|Photos||Video & Audio||Blogs||Statistics||Archive||Shop||Mobile|
March 23, 2010
A comprehensive batting display, led by Gareth Hopkins' double-hundred helped Auckland thrash Central Districts by an innings and 93 runs at the Colin Maiden Park.
Central elected to bat, but little else went their way as seamer Dean Bartlett struck twice before they could open their account, removing Brad Patton and Timothy Weston in his first over. Mathew Sinclair followed soon after to leave Central in disarray. George Worker and Bevan Griggs struck fighting half-centuries to give their side a semblance of a competitive score, as offspinner Bhupinder Singh grabbed four wickets to end the innings at 269.
When Central's bowlers reduced Auckland to 128 for 3, the game was in the balance, but things went pear-shaped for the visitors from there. Opener Richard Jones and Hopkins added 135 to all but wipe out the deficit before Jones fell for a fine 123. Anaru Kitchen continued the dominance with his captain, the pair putting on a massive 206 runs to put the game out of Central's reach. Kitchen struck 14 fours and three sixes in his sparkling innings of 116 before becoming Worker's third wicket. Colin de Grandhomme then walked in to heap more misery on the tired attack, smashing an unbeaten 86-ball 106. Through it all, Hopkins batted with consummate assurance and style, picking up 23 boundaries on his way to 201.
The declaration eventually came with a lead of 366 runs, and with little hope of survival for Central. The new-ball bowlers, Michael Bates and Bartlett, wreaked havoc once again, picking up eight wickets between them, while Sinclair fought hard with 129, but could not prevent the resounding defeat.
Canterbury were made to scrap for their five-wicket win over Wellington in Rangiora. After winning the toss, the Canterbury seam attack had Wellington reeling at 66 for 6. Luke Woodcock's rearguard 76 lifted them out of the morass, to an under-par score of 176, as Brandon Hinii grabbed four wickets.
Canterbury's batsmen then went about building a handy lead, anchored by Shanan Stewart's ton and a useful contribution from Michael Papps. Ili Tugaga ran through the tail to finish with four wickets and keep the lead down to 142. Wellington put up a much-improved show in the second innings, with the openers Neal Parlane and Stephen Murdoch batting patiently to add 124 and bring their side back into the game. Todd Astle then delivered a twin strike to create a minor wobble, Murdoch departing for 59, and Cameron Merchant, soon after for a duck. But James Franklin and Parlane joined forces to ensure that there was no collapse.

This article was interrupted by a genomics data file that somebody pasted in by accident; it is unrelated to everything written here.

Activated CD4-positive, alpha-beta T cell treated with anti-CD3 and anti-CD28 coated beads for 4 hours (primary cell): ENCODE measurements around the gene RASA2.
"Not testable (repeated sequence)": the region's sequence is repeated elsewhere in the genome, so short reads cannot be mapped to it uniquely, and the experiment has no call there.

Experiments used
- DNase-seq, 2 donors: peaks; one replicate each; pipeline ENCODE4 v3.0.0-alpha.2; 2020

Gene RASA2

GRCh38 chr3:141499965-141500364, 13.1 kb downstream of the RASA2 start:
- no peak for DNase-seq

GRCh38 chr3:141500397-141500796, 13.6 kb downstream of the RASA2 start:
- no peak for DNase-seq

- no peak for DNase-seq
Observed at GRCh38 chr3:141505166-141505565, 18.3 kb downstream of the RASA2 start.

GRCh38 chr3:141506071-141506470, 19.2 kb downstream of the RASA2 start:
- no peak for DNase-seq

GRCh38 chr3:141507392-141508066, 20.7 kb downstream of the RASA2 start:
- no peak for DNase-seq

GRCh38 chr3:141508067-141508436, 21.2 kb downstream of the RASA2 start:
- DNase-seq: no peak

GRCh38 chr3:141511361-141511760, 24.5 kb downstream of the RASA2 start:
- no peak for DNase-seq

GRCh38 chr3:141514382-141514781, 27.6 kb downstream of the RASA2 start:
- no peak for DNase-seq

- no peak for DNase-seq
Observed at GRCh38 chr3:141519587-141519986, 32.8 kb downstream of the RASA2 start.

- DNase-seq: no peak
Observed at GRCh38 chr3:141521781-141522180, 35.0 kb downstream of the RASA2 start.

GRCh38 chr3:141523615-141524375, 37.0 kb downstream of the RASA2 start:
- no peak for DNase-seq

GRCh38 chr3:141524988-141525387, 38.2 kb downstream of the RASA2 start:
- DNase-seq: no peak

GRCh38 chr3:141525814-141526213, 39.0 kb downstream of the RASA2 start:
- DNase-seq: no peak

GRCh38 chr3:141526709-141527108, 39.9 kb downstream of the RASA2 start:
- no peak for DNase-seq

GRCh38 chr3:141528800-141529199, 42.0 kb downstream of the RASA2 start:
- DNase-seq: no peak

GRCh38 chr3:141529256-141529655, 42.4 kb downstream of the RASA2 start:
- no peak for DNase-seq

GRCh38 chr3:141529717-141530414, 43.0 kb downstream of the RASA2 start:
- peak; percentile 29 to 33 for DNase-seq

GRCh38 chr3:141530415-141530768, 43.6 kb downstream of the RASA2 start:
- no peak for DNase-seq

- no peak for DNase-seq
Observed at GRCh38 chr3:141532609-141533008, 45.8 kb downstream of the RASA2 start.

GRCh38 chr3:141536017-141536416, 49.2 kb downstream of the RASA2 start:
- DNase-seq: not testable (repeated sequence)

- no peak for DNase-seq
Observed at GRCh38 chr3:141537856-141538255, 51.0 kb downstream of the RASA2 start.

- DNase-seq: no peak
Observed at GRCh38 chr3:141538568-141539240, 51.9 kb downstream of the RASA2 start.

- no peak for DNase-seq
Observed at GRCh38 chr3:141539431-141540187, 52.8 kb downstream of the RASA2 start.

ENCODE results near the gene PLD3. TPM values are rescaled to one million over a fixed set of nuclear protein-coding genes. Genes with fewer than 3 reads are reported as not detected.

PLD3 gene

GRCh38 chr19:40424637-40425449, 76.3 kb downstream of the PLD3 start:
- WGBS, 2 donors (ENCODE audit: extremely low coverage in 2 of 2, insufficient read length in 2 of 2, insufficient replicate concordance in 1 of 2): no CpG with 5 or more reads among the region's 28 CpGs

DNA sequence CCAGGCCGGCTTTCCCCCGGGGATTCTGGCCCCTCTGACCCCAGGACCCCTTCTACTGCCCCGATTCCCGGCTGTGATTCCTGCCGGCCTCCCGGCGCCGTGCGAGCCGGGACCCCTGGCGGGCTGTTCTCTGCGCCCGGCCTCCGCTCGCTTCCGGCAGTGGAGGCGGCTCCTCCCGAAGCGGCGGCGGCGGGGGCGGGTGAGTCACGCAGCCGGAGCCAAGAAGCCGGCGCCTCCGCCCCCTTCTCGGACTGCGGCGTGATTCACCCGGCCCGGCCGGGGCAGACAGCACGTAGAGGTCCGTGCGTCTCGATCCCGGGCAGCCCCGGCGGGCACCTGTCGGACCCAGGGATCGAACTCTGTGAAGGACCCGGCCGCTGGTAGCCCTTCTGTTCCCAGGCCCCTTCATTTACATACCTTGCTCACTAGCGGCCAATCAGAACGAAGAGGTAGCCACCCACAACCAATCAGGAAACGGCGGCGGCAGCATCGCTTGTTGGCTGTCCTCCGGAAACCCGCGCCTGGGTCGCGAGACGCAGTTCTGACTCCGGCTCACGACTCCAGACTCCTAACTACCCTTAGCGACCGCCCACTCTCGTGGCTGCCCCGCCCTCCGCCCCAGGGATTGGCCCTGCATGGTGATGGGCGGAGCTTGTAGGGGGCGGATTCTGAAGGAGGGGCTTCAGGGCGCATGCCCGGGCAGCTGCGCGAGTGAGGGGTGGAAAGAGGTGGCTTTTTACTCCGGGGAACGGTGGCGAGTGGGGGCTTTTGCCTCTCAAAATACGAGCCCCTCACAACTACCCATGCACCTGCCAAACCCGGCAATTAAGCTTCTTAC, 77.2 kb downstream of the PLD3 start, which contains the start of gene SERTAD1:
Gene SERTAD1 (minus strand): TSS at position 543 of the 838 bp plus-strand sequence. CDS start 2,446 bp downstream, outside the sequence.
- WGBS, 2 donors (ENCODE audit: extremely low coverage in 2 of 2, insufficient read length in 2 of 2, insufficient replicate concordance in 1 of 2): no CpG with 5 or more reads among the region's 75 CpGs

Parlane was the first to reach hundred, and eventually fell for a well-made 137 off 243 balls. Michael Pollard helped Franklin add 90 runs and raise visions of a spectacular comeback for Wellington, before both departed within ten runs of each other. Franklin struck 26 fours and a six in his 214-ball 162. Astle, who finished with a five-for, and Johann Myburgh, polished off the lower order to keep Wellington's lead down to 305. At 85 for 4, it was anybody's game and for the second time in the match, Stewart seized the moment in style. His 92 was supported well by Peter Fulton's 77, and Dean Brownlie's unbeaten 74, as Canterbury coasted home by five wickets.
In the only non-decisive result of the ninth round, Northern Districts and Otago played out a high-scoring draw in Whangerei. Otago opted to field and but couldn't make early inroads due to a solid opening stand from Michael Parlane and Daniel Flynn, who both struck 60s and added 113 runs. Nathan McCullum sparked a middle-order wobble before Brad Wilson's 107 shepherded the side, in the company of the tail. Peter McGlashan contributed 71, while McCullum and Nick Beard took three wickets each before Northern declared at 465 for 9. Craig Cumming and Darren Broom led Otago's reply with fine centuries and a 247-run stand for the second wicket. Cumming struck 27 fours in his 160, while Broom made 119. Greg Todd and McCullum then took over, with knocks of 91 and 88 respectively, as Otago went past Northern's score. They eventually declared 111 runs ahead of Northern, with Graeme Aldridge picking four wickets. Northern had no problems in surviving 63 overs and proceeding to 212 for 7 before the match was called off.
Auckland remained at the bottom of the table despite the win, while Northern maintained their top spot.
© ESPN Sports Media Ltd.
A look at some of cricket's most memorable strokes - and their makers